-- The Caps had 13 even strength shots on goal in the first 43:25 of the game.  They had only 23 shot attempts in the first two periods (14 on goal).  You have to ask yourself, at what point do the training wheels come off on learning how to ride this bike of a system, and we just realize that this team just is not very good?

--  Since scoring his (still, although now tied with Mike Ribeiro) team-leading fourth goal of the season in Game 7 against Toronto, Joel Ward has a total of four shots on goal in four games (one in each), including last night.  It is starting to look a bit too much like last season in which he had four goals through his first 12 games, then went his next 25 games without one.

-- Players we associate with being third and fourth liners… Ward, Matt Hendricks, Joey Crabb, Jason Chimera, Jay Beagle, Eric Fehr… seven shots on goal last night (Fehr had three of them).  As a group they have seven goals (Ward with those four), none in the last four games.  The Caps are not getting any offense from anywhere, even by accident (except that Ribeiro fellow and the anonymous Nicklas Backstrom assists).

-- Three power play goals allowed?  Folks, the Penguins came into this game 1-for-11 on home ice on the power play.  Yeah, they’re not that bad, but three goals in four chances??  That was the sixth time in 11 games that the Caps have allowed two or more power play goals.  Only three times have they killed off all the shorthanded situations they faced (not coincidentally, they are 2-1-0 in those games).

In the end, the Caps are what they are.  They are not so much an opponent for teams as an annoyance.  They can’t score, can’t defend, and can’t stop pucks.  They score on the power play, but only when it doesn’t matter anymore.  Their only thing their penalty killing kills is any chance to win.  Their average goal margin in games is a staggering -1.46, by far the worst in the league.  Here is how bad that last number is.  Columbus is 29th in goal margin at -1.18 goals/game.

Your Washington Capitals... they make Wizards fans feel good about themselves.


Judi Bola said...


Anonymous said...


I certainly understand your frustration! It's almost become a dull ache for me, watching this stuff. Not quite though--I still have to leave the TV/room for a while in order to cool down enough to finish watching these games. :-(

As always, your well-written and detailed analysis is appreciated. And I agree with almost all of it--certainly with the overall sense of futility.

However, I would, with great respect, suggest that two of the goals you mention in the fifth point of Other Stuff--Malkin's PPG on Neuvy and Cooke's quick strike off the faceoff on Holtby--were not soft goals.

While you may be a reincarnated goalie, to my admittedly inexpert eye, given the television replays, it appeared as though Malkin's shot was superlatively good and I wonder if *any* goalie would've stopped it. Neuvy could perhaps have been a smidge further out, but even with that I'm not sure he would have been big enough to stop it. I would argue that for Neuvy to have been far enough out to completely obscure the goal on that shot he would have been far out of position, leaving the goal too vulnerable to the other power play Pens.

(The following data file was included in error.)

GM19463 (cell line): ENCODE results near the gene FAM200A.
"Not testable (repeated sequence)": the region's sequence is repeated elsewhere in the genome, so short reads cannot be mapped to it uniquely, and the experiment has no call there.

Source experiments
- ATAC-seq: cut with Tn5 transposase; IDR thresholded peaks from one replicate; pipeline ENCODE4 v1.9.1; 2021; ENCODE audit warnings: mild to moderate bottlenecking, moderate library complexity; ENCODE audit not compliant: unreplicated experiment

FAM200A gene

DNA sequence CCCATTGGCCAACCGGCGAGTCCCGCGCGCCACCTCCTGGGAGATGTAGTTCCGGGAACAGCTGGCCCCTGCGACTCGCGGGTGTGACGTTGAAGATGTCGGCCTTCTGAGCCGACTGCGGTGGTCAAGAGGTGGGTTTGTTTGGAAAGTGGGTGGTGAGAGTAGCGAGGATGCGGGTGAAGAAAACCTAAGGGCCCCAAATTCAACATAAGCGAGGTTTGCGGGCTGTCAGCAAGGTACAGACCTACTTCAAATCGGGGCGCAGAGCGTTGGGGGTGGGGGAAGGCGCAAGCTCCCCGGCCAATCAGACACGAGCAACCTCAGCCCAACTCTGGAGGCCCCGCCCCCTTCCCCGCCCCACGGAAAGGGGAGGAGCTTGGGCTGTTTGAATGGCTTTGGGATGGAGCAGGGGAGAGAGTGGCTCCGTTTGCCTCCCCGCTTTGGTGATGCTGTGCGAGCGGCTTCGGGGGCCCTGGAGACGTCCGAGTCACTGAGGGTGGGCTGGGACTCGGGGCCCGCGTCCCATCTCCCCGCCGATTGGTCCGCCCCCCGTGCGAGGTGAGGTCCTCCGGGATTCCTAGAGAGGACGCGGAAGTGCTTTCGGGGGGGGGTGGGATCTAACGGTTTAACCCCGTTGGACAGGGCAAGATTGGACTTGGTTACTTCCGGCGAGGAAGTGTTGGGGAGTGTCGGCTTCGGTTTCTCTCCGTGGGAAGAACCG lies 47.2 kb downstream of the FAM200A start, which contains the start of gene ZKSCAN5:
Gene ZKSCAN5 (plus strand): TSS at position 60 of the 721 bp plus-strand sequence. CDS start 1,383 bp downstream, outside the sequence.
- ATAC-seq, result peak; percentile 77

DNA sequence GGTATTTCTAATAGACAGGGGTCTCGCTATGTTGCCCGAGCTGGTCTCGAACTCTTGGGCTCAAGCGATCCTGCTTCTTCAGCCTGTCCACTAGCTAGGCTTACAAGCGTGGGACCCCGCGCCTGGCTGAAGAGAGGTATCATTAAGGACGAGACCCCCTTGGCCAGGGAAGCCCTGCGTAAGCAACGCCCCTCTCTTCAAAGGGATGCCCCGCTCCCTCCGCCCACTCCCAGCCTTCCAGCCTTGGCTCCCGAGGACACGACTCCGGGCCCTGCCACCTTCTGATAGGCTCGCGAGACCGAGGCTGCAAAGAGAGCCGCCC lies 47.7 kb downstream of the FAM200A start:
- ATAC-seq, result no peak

As for the Cooke goal, it appeared to me as though Holtby never had a chance to see the shot until the puck emerged from the screen of a Caps defender (Carlson, I seem to remember). One of the replay angles was from behind Cooke as he shot, and it certainly looked to me as though Holtby was screened by not only a Caps defender but partially by another player even closer to Cooke.

But those are only two small points, easy to lose in the stream of poor play we're seeing from the Caps these days.

And the above certainly doesn't mean Neuvy and Holtby aren't each failing to provide the level of goaltending we need. The stats you provide are unflinching. The Dupuis goal on Neuvy looked to be the definition of "soft" at the NHL level. While I was a bit surprised when Oates pulled Neuvy for Holtby, given that Oates had let Holtby struggle through the entirety of the last Pens game on Sun, I was afraid something like what happened would, in fact, happen.

Nor does it excuse the entire team for the clusterbleep (aside from Mike Ribeiro) that is this season so far. What in the world is happening during second periods?!?

I'd thought to maintain a semblance of calm as this slide has gone on by noting the good plays, and willing myself to think that they're almost to the point of getting the new system ingrained. After the last three games, I'm no longer able to do that.